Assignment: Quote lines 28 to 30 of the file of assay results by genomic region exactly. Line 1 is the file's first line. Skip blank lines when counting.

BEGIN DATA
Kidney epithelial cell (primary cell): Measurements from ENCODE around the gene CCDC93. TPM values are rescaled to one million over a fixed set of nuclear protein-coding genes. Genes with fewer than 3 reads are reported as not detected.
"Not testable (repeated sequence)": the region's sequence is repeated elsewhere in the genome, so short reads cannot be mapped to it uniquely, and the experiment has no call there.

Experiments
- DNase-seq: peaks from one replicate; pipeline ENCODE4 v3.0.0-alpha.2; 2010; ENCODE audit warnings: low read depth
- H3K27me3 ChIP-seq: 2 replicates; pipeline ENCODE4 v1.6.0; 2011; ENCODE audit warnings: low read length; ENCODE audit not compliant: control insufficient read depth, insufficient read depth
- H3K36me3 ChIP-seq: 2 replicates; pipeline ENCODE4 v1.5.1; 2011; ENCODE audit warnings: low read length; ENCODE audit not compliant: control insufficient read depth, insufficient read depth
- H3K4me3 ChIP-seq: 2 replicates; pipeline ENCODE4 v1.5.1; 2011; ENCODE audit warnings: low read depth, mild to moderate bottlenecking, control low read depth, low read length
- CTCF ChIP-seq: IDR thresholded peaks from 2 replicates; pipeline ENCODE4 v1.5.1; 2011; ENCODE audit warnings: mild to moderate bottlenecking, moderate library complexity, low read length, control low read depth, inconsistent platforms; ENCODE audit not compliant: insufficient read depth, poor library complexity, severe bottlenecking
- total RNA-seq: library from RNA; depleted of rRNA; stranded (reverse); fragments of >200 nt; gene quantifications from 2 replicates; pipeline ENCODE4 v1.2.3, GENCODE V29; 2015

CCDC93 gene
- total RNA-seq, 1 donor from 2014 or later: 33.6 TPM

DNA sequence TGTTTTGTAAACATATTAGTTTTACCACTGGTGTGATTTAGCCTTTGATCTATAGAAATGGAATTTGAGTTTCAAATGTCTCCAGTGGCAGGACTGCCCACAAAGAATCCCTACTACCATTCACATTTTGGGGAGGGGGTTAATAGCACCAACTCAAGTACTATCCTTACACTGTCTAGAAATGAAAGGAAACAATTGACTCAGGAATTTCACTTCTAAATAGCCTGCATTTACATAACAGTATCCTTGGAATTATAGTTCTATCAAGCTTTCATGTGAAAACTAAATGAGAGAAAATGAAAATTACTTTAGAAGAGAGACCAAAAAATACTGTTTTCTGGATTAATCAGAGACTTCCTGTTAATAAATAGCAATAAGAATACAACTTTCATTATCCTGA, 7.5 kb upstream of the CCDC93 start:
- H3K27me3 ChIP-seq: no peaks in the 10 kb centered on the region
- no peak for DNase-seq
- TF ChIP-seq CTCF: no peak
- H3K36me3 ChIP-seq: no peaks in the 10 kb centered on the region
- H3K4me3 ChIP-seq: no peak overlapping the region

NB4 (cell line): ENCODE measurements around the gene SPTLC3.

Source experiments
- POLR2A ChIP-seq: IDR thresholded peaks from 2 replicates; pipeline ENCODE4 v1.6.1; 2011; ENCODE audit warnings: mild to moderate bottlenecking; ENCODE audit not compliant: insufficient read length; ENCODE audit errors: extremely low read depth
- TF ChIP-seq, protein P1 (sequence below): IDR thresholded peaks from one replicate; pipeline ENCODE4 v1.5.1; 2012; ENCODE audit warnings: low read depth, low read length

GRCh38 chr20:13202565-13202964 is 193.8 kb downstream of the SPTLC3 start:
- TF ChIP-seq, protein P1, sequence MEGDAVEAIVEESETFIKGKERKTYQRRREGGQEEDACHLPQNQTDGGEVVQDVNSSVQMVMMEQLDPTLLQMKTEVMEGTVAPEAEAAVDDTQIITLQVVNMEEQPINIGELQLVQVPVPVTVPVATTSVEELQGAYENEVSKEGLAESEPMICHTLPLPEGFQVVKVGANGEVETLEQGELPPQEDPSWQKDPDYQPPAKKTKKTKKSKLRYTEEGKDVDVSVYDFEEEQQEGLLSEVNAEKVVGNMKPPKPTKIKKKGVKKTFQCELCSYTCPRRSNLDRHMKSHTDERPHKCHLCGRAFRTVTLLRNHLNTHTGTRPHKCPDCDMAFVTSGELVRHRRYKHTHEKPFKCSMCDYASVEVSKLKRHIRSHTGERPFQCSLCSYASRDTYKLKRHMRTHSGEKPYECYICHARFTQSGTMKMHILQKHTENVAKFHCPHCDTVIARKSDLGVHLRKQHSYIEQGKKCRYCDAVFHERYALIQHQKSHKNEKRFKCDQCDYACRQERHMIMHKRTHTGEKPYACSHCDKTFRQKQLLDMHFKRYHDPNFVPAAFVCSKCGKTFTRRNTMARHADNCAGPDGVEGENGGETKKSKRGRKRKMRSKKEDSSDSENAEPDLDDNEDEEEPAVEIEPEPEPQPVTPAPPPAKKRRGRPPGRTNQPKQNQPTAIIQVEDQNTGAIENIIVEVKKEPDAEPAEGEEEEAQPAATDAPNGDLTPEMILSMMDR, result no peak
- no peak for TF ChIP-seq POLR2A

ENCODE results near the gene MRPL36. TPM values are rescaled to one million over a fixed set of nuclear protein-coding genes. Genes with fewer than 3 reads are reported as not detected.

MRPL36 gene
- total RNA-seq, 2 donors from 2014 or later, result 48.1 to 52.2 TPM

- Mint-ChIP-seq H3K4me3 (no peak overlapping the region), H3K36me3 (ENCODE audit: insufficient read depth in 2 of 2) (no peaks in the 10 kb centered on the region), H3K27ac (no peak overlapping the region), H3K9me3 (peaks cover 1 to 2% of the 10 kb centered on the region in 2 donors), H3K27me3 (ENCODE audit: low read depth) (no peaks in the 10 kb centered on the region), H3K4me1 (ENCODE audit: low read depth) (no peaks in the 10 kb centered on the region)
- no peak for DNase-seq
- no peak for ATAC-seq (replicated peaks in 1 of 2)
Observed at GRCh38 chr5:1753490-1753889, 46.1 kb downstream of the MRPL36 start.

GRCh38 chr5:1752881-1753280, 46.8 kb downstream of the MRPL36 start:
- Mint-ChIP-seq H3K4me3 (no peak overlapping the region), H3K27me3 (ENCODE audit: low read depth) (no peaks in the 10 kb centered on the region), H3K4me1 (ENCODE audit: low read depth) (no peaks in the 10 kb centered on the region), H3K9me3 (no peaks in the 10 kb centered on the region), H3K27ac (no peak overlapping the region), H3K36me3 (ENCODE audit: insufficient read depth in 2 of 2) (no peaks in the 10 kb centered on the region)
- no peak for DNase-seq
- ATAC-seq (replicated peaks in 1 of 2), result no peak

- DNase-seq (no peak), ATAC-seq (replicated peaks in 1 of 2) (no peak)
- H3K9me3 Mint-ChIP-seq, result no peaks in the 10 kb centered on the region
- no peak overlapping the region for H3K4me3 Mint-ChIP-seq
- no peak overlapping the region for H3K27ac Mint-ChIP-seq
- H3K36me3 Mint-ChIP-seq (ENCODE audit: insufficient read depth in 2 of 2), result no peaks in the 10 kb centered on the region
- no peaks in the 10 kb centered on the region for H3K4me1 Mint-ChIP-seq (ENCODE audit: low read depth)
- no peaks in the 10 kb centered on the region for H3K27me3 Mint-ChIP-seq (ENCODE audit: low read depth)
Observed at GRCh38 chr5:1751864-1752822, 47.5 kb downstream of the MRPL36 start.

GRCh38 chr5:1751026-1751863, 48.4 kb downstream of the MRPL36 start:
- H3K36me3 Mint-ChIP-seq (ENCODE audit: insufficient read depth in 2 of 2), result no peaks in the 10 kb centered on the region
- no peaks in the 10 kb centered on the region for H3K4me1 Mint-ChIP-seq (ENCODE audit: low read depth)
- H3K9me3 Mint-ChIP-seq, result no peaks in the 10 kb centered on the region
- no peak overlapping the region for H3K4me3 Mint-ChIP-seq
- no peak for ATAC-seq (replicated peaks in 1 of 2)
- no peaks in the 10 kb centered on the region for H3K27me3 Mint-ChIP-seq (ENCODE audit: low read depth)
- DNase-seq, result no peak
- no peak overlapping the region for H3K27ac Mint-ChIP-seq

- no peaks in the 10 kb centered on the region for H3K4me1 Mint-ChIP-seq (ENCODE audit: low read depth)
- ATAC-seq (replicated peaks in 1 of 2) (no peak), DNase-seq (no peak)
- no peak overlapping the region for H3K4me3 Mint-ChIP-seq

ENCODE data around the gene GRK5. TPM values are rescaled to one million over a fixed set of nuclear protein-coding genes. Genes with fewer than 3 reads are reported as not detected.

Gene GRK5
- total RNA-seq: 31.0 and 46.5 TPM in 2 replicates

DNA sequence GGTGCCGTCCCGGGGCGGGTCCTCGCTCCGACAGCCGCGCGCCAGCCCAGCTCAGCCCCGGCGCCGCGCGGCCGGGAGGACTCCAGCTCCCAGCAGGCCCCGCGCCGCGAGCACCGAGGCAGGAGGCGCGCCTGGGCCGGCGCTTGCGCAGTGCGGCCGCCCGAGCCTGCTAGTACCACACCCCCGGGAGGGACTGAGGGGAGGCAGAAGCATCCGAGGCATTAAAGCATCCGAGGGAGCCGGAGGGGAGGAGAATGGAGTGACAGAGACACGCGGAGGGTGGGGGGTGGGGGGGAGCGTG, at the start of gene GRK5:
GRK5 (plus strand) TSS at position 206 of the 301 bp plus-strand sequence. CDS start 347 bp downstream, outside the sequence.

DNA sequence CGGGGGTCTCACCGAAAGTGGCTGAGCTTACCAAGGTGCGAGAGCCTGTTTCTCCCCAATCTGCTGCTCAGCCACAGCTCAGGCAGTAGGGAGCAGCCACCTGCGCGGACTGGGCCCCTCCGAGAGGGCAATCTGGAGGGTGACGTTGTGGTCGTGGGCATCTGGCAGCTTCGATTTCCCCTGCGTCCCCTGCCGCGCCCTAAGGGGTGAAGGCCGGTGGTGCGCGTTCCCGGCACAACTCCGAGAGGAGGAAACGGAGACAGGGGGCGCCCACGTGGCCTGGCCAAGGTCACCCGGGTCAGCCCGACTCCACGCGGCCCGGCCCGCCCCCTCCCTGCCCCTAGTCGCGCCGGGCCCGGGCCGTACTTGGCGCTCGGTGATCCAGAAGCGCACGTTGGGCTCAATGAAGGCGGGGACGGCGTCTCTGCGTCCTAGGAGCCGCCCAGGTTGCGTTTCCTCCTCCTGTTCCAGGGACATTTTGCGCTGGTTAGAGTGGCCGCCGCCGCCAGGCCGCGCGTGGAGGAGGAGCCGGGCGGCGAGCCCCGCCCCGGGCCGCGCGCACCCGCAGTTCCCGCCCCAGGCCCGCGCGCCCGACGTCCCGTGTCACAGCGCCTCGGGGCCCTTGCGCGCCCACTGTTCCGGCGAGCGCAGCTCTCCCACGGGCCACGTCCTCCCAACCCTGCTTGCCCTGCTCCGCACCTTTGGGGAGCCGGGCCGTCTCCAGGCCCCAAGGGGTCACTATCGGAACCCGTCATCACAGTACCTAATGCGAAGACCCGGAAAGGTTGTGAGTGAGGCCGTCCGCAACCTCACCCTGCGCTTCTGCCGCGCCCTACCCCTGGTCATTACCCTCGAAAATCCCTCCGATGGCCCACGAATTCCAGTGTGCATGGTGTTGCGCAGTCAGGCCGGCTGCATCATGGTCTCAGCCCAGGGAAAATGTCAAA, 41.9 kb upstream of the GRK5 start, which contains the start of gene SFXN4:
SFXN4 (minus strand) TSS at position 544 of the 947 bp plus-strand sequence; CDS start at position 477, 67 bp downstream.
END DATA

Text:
- Mint-ChIP-seq H3K4me3 (no peak overlapping the region), H3K36me3 (ENCODE audit: insufficient read depth in 2 of 2) (no peaks in the 10 kb centered on the region), H3K27ac (no peak overlapping the region), H3K9me3 (peaks cover 1 to 2% of the 10 kb centered on the region in 2 donors), H3K27me3 (ENCODE audit: low read depth) (no peaks in the 10 kb centered on the region), H3K4me1 (ENCODE audit: low read depth) (no peaks in the 10 kb centered on the region)
- no peak for DNase-seq
- no peak for ATAC-seq (replicated peaks in 1 of 2)